I'm applying these rules as much as I can in my day to day development, and I've noticed a few things. First, it's not kind toward legacy code bases. It is especially unkind toward WPF applications. WPF is built almost entirely on .NET properties and practically begs you to break encapsulation. Yuck... but I blame WPF rather than these rules.

Next, it's turned my code inside out. I'm used to grabbing a few objects, getting some data out of them, doing something to that data, and then passing that data to some other method. Usually this is so I can then return a new value. Since I'm not doing gets anymore, I have to send commands to those objects and then let them do some computation on behalf of the caller. It kinda reminds me of the message passing style you do in Erlang.

So what's this gotten me? For one, unit testing is easier. If you use get, you end up with an object that you then have to verify. This object will have state of its own which will likely have to be verified. This isn't a unit test anymore. It's an integration test. Instead, by sending messages, especially with mocks as parameters, you only have one layer of code to test.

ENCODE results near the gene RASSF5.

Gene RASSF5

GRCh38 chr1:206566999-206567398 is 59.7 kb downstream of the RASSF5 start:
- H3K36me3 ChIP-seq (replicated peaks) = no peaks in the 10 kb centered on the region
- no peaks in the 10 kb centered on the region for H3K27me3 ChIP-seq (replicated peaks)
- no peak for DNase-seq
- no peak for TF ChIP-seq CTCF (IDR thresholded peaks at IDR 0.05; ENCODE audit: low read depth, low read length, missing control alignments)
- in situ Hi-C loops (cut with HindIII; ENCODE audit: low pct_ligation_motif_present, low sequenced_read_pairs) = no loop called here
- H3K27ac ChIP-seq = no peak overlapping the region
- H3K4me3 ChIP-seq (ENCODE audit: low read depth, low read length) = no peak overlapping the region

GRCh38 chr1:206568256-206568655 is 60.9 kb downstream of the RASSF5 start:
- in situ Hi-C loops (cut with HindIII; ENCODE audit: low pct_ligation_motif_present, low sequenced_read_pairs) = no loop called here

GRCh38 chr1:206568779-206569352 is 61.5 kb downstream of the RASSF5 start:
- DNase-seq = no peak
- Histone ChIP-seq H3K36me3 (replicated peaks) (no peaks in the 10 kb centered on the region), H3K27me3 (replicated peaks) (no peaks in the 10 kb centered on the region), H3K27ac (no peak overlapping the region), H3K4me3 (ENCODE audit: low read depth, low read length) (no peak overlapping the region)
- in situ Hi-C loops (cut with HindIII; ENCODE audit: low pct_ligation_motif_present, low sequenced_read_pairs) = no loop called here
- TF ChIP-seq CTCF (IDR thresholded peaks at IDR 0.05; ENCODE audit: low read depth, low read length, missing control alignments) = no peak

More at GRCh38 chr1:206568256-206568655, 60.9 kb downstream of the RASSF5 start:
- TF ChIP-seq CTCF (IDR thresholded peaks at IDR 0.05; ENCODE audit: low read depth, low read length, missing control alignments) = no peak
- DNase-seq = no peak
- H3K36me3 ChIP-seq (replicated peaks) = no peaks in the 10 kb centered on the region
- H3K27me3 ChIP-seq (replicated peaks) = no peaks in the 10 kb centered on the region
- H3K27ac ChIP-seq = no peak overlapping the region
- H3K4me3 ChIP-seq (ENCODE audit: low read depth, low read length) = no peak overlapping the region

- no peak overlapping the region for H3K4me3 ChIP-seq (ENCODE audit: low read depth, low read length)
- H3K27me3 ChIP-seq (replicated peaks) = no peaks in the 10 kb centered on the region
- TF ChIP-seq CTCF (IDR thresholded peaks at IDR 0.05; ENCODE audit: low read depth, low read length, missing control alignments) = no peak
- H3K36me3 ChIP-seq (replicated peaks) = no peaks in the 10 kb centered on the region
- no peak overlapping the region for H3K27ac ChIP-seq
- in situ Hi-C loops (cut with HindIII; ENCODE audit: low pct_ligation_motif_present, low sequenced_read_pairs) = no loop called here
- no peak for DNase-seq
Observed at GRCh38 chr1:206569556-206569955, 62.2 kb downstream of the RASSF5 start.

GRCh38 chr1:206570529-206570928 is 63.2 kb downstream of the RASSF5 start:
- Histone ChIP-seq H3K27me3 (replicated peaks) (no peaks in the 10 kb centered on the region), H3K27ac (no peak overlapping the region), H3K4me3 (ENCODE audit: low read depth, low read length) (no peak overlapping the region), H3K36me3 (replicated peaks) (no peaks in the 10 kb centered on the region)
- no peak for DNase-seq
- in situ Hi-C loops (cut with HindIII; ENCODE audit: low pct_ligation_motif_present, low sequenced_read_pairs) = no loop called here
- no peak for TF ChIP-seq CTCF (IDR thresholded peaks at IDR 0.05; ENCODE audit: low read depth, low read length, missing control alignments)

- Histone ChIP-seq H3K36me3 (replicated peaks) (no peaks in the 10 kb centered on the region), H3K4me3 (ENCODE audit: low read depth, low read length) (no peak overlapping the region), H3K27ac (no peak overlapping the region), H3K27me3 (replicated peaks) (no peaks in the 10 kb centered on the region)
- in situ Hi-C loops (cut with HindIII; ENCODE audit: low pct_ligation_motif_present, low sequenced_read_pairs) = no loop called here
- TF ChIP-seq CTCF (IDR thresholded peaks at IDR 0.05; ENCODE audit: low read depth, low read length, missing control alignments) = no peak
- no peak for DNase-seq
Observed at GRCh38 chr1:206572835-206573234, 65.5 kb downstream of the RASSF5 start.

Also, Dependency Injection become much more natural. But that's a topic for another post.

Wednesday, April 30, 2008

When is it time to move on?

No one stays with a company forever anymore. Especially in technology, it's normal to keep a job for a couple years and then move on to the next opportunity. Alex's article on IT turnover is the only answer I've seen to this question, but it's a good one.

Alex, though, addresses the question from management's perspective. What about the developer? All we know (again, from Alex) is that we eventually get the feeling that the job is just no longer for us. That's not real specific though, and probably leaves a lot of room for false positives. This frustration could have another source and a different way of dealing with it.